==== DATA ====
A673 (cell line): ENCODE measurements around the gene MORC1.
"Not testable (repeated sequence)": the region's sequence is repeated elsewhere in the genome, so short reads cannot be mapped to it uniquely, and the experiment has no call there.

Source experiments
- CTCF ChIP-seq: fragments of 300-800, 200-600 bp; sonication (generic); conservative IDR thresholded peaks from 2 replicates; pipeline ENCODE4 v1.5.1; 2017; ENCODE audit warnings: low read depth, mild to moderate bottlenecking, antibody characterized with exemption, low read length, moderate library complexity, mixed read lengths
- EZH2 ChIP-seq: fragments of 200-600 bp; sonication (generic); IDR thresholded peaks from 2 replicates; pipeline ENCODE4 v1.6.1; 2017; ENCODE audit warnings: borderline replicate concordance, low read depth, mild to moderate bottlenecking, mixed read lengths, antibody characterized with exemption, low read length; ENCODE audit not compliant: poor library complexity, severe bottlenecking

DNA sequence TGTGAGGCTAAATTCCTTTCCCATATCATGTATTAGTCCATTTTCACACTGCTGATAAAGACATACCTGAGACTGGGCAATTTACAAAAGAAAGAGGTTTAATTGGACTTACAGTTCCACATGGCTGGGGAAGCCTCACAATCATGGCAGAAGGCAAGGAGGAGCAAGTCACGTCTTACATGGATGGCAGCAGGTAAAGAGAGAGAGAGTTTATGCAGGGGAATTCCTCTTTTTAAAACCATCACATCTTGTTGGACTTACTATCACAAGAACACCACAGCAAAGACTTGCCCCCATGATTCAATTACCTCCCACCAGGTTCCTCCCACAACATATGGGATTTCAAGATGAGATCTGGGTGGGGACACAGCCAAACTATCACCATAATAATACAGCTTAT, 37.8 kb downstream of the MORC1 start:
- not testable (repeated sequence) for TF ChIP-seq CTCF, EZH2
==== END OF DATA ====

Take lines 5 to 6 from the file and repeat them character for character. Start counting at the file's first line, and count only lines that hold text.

- EZH2 ChIP-seq: fragments of 200-600 bp; sonication (generic); IDR thresholded peaks from 2 replicates; pipeline ENCODE4 v1.6.1; 2017; ENCODE audit warnings: borderline replicate concordance, low read depth, mild to moderate bottlenecking, mixed read lengths, antibody characterized with exemption, low read length; ENCODE audit not compliant: poor library complexity, severe bottlenecking

DNA sequence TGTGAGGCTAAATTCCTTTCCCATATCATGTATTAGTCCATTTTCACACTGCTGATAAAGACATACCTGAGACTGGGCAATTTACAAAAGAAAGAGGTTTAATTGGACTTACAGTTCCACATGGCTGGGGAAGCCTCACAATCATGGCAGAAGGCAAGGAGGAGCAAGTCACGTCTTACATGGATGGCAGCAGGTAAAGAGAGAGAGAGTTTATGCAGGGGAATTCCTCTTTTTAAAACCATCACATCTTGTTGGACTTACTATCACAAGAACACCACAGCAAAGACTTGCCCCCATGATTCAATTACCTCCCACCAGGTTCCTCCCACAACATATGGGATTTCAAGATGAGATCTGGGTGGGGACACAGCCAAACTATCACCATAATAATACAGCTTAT, 37.8 kb downstream of the MORC1 start: